Back on Earth, Year of the Water Rabbit opens a holiday with a long tradition. In China, as early as the 14th century bce, astronomers began to track solar longitude and lunar phases, forming the basis for a scientific yearly cycle. In China, around the time when the Grand Canal began to take shape, the Shang Dynasty (1600-1046 bce) initiated the tradition of honoring the new year. The following Zhou Dynasty (1046-256 bce) continued the custom, now turning its purpose to wishes for a good harvest in the soon-to-come spring. But it was not until the Han Dynasty (202 bce – 220 ce) that a method for determining the date was added, and families began to plan gatherings to feast and celebrate. The ancient lunar calendar was replaced in 1912 by the common, so-called Gregorian, calendar, but by 1949, popular practice prevailed and a public holiday period was renamed “Spring Festival” but is still called by many, Lunar New Year. Across Asia, and around the world, festivities feature feasting by sharing “longevity noodles.”

Noodles are a Lunar New Year culinary tradition. “New Year Prosperity Toss,” by photographer Jayden Teo, 2020. Creative commons 4.0. Included with appreciation.

How did the Lunar New Year or Spring Festival tradition become associated with animals? The origins of the practice are shrouded in ancient history, but some folk legends exist. Naming years after animals is surely more poetic and interesting than sequential numbering. Around the first century ce, the zodiac menagerie was grafted onto a 12-year cycle repeating within a 60-year system. Within that system, animals dance through the elements of water, wood, fire, earth, and metal. Behold 2023: Year of the Water Rabbit.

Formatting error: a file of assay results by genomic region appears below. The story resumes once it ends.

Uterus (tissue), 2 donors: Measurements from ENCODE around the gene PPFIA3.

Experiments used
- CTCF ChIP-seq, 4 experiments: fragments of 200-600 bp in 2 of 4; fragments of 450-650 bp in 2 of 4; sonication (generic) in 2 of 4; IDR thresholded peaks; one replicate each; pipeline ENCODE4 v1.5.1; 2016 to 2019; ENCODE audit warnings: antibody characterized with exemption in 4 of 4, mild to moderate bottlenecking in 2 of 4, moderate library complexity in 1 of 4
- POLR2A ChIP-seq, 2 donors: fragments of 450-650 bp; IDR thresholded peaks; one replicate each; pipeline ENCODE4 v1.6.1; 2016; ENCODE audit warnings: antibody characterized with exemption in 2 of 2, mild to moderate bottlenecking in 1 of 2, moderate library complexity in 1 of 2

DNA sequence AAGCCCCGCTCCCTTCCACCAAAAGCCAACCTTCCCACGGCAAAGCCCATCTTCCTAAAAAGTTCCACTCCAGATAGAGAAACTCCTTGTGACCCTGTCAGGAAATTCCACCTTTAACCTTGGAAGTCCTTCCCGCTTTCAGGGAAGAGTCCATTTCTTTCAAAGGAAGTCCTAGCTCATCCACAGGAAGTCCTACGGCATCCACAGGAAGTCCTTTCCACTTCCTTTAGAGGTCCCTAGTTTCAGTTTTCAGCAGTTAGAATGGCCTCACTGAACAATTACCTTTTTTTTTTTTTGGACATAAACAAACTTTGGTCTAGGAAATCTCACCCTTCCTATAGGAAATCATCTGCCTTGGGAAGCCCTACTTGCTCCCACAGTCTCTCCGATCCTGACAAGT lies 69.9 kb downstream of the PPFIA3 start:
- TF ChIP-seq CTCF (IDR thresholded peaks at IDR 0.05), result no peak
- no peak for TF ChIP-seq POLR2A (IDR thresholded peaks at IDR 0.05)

Find the rabbit above. “Chinese Zodiac” by RootOfAllLight, 2018. Wikimedia Creative Commons, 4.0 Included with appreciation.

Brooke, K. Lusk and Zoë G. Quinn. “Thank you and Good Night, Jade Rabbit.” 5 August 2016. Building the World Blog, University of Massachusetts Boston.

Douma, M. curator. “Calendars through the Ages.”, Institute for Dynamic Educational Advancement (IDEA).

East Asian Studies and Asian American Studies, School of Humanities. “Lunar New Year 2023.” University of California, Irvine.

Liu, J. et al., “Evidence of water on the lunar surface from Chang’e-5 in-situ spectra and returned samples. Nat Commun 13,  3119 (2022).

Timothy S.Y. Lam Museum of Anthropology. “History of Chinese New Year,” Wake Forest University.

Building the World Blog by Kathleen Lusk Brooke and Zoe G. Quinn is licensed under a Creative Commons Attribution-NonCommercial-NoDerivs 3.0 Un